Last year when four students walked from Miami to Washington to push for passage of the DREAM Act, which would provide a path to citizenship for undocumented students in this country, their activism didn’t convince Congress to approve the act. But they did get the attention of Jose Antonio Vargas, a Pulitzer Prize-winning journalist for the Washington Post.
Three of the four students who made the walk were undocumented and they risked deportation by making that fact public.
“Their courage inspired me,” Vargas wrote in a personal essay published in The New York Times last week. This is one of those pieces of journalism that is so well written that I decided not to read it online at work, but rather printed it out so I could read it in a comfortable chair at home, and reflect on it.
It turns out that Vargas, sent at age 12 from his native Philippines to live with his grandparents in Mountain View, Calif., is undocumented, too. It’s a secret he’s hidden from his employers for more than a decade. His essay describes the psychological impact of feeling American but not officially being American. He confesses how after he learned at age16 that he was undocumented, he broke the law by using false papers, even though he felt guilty about it.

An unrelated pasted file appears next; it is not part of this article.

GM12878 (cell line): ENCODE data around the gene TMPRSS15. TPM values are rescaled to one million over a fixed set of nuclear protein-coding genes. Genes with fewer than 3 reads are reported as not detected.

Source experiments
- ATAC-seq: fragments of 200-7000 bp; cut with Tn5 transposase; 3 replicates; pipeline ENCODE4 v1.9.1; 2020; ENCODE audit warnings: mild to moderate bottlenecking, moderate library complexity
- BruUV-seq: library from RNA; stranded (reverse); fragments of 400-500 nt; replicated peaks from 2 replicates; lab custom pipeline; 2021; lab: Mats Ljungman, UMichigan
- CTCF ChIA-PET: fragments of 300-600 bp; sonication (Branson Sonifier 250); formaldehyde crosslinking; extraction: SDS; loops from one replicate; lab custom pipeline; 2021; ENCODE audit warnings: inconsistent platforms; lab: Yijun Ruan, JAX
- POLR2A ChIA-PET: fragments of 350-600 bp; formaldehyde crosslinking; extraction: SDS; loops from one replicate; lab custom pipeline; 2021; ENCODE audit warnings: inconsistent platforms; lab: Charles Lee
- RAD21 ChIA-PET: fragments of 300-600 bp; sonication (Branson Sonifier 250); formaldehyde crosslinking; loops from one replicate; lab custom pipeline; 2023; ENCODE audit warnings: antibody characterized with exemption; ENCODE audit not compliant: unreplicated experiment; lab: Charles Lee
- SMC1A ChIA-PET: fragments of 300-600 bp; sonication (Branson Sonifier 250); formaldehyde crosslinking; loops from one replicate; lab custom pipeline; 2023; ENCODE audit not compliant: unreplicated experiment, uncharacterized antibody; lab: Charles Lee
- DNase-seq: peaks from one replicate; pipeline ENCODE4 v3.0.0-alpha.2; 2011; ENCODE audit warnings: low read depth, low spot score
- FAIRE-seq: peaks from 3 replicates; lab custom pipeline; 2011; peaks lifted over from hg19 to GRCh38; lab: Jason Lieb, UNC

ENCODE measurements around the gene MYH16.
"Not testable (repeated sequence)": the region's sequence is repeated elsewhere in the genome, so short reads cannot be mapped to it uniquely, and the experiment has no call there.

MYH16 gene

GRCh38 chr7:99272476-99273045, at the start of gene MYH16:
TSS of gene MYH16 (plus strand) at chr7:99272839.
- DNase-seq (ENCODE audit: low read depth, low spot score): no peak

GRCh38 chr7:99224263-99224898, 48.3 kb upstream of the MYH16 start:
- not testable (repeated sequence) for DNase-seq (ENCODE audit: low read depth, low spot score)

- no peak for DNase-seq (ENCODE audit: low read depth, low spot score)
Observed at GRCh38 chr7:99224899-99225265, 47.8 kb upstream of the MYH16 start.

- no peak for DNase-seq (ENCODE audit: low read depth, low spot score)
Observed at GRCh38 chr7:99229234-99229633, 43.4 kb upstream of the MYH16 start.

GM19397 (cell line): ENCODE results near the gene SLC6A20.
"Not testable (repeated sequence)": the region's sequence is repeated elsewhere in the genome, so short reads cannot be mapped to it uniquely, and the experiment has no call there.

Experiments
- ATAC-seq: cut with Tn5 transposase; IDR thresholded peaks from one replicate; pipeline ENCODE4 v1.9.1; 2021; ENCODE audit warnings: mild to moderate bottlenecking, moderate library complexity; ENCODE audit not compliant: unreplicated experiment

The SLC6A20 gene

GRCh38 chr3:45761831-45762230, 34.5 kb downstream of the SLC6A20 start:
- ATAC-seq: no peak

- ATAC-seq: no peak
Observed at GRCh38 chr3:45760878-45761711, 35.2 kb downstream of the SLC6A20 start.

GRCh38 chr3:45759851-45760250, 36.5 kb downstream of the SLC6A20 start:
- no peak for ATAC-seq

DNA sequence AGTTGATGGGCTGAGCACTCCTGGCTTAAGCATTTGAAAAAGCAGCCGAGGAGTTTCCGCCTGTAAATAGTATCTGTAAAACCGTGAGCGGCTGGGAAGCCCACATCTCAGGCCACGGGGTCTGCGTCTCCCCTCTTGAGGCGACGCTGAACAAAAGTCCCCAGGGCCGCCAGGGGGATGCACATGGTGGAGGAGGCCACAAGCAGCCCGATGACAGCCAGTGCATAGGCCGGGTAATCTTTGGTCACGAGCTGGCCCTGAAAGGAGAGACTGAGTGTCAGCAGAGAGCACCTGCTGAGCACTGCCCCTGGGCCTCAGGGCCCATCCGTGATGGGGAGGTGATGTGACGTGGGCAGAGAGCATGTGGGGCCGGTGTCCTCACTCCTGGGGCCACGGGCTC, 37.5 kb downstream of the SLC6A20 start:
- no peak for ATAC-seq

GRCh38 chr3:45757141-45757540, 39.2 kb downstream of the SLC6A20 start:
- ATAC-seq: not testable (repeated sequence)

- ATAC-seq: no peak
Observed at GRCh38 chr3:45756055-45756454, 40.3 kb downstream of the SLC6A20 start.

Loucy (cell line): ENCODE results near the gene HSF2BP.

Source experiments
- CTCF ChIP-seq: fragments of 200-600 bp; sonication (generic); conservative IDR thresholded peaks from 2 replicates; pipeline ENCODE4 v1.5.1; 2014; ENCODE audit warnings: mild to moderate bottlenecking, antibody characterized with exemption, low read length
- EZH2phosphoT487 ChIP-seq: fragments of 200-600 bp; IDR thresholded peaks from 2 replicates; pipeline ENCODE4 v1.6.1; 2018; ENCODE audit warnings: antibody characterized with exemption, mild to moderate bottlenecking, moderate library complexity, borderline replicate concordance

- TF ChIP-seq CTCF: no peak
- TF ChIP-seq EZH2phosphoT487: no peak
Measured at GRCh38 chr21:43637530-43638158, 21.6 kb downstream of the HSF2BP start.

Vargas relays how some educators, starting in high school, became members of what he calls the modern-day “underground railroad” that has helped him on his journey to success. For example, Rich Fischer, the superintendent of California’s Mountain Lake-Los Altos High School District, consulted with lawyers after Vargas told him about his immigration “problem.” He and others connected Vargas with a fund that would cover his college education at San Francisco State University.
While educators don’t ask students about their immigration status during the enrollment process (though that may change in Alabama if a new law requiring schools to determine immigration status isn’t blocked in federal court), they often become aware of students who are undocumented. Educators make a choice whether to get involved actively in assisting the student on immigration matters or take a hands-off approach. Read the comments posted on Vargas’ essay and you’ll get a sense for how some Americans are sympathetic and others aren’t to the undocumented youths in this country.
For educators who want to get involved in helping undocumented students, a report published by the National Association for the Education of Homeless Children and Youth and Kids in Need of Defense gives advice on how they can let youths know that some of their options for pursuing legal status in this country run out after they are 18.
A version of this news article first appeared in the Learning the Language blog.